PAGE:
George MacDonald made the following statement: “To be trusted is a greater compliment than being loved.” Mayor Ronnie looked at me and said, “Do you think that’s true?” I thought for a moment and replied, “Yes. There are people that I genuinely love, but I don’t trust them at all.” He nodded. I thought further and concluded that what I would like the most is to be trusted, even if I am not very popular. He agreed. MacDonald’s statement is the introduction to the chapter in Gen Vinnie Boles’ book, 4-3-2-1 Leadership entitled, “Trust: The Most Critical Component.”
We talked about the fact that our whole culture is facing a crisis of faith, and not just spiritually or religiously speaking. There is a leadership vacuum, people are “daddy hungry,” and the promises of “transparency” are fodder for late night comedy routines.
He then said, “If there is a lack of trust, our charge is to strive to achieve the trust factor.” Why is that tough to do? General Boles has some thoughts:
• “People have been burned by leaders in their past trust experiences, which heightens their resistance to trust in the future.
• It is hard to measure. Trust is viewed as a “touchy feely” objective. For example, how would write a performance objective that measured the level of trust that the leader attained from the led?
• Leaders find it difficult to do. They have to establish a climate of trust. That means letting people make mistakes and ensuring they learn from them. The leader has to let go of some of the control/power they perceive they have: “If I already know how to do it, why take the risk of letting you try it?”
• Trust is personal. Individuals have their own personal trust equation or logic trail they follow to confer trust in another. Some do it more willingly than others; however, you cannot assume because some seem to trust you that all do.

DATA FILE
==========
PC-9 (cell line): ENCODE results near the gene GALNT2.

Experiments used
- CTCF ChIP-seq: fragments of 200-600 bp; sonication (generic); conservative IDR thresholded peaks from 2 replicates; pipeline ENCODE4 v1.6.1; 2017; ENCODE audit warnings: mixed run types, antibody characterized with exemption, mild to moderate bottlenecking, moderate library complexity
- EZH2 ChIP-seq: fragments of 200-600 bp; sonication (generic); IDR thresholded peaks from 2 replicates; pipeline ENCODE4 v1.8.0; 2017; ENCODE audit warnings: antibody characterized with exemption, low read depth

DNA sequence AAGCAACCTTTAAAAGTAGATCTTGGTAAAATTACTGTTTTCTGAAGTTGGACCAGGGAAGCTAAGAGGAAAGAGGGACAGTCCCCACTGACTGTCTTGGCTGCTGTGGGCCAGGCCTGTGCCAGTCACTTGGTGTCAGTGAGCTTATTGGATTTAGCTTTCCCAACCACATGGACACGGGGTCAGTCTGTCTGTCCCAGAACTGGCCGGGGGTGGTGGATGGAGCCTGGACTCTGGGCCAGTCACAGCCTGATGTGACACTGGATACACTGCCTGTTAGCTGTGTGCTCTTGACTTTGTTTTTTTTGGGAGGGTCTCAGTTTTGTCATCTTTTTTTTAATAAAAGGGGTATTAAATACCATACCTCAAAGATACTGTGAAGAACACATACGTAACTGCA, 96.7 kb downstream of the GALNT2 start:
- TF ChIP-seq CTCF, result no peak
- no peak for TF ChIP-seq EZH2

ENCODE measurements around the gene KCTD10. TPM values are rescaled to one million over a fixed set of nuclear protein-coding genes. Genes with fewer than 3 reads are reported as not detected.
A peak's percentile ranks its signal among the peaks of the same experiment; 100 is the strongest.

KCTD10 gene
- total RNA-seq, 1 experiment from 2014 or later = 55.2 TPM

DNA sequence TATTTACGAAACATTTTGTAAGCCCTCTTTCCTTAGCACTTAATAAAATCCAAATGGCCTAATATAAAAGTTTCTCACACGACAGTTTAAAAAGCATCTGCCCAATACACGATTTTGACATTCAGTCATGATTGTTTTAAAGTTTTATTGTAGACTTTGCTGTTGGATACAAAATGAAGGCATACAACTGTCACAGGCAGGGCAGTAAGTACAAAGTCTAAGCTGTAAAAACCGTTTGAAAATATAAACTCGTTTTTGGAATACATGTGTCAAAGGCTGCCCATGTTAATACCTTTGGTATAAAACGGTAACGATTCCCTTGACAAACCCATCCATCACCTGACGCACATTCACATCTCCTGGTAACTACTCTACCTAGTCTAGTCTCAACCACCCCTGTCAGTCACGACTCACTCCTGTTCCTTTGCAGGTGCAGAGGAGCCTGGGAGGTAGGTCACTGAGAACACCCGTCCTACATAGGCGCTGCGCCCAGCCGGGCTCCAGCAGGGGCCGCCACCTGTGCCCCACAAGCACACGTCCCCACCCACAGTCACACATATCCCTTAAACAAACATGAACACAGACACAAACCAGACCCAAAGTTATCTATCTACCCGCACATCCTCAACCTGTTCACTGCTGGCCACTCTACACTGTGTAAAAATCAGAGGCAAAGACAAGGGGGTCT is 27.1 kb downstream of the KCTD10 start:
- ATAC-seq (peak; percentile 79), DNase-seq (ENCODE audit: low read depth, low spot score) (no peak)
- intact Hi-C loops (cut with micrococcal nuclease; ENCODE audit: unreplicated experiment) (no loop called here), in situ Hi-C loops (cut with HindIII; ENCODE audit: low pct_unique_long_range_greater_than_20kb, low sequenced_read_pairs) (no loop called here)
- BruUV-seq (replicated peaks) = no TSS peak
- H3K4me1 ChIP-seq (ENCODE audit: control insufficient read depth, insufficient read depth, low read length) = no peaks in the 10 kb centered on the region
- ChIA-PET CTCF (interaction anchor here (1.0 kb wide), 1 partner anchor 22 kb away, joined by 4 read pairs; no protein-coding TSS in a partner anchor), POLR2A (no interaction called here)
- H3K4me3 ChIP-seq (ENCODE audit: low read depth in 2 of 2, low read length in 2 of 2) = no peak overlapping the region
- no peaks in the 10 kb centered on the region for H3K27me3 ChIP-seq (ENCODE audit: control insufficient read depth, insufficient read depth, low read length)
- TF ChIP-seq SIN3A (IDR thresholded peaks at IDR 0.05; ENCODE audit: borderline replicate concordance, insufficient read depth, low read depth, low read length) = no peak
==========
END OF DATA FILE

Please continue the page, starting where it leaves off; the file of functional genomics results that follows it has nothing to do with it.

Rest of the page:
• Trust is easily lost. My experience has shown me that if a leader violates the bond of trust with the led, even once, that trust will be gone and not easily regained. Because it’s personal, people feel personally violated when trust is breached.”
“We have to do our best to live out our core beliefs,” Mayor Ronnie said. While we have talked about them in many articles, they bear repeating because, if they are upheld, our town will continue to thrive.
Number one is public safety; others include jobs, education, quality of life, and expressing one’s faith. He then said, “We also have to ask the question, ‘what does transparency mean to you?’” He added, “One way you do it is to open the public records re: budget items.” One of the things that the citizens will be voting on will be funding for the public schools, and on this ballot there will be two votes-one for the 12 mils property tax, and one designating the details as to how that will be dispersed. That is a first for our town, and oddly, the latter might not make everyone happy.
We talked about people that we admired for their transparency, and he mentioned Annette Barnes, who keeps track of the city’s finances. “I have never seen anyone who is more careful with each line item,” he said. “We are blessed to have her,” I said. We prayed, asking for the ability to build trust and be transparent, and then it was time for Ronnie to roll.
By: Ali Elizabeth Turner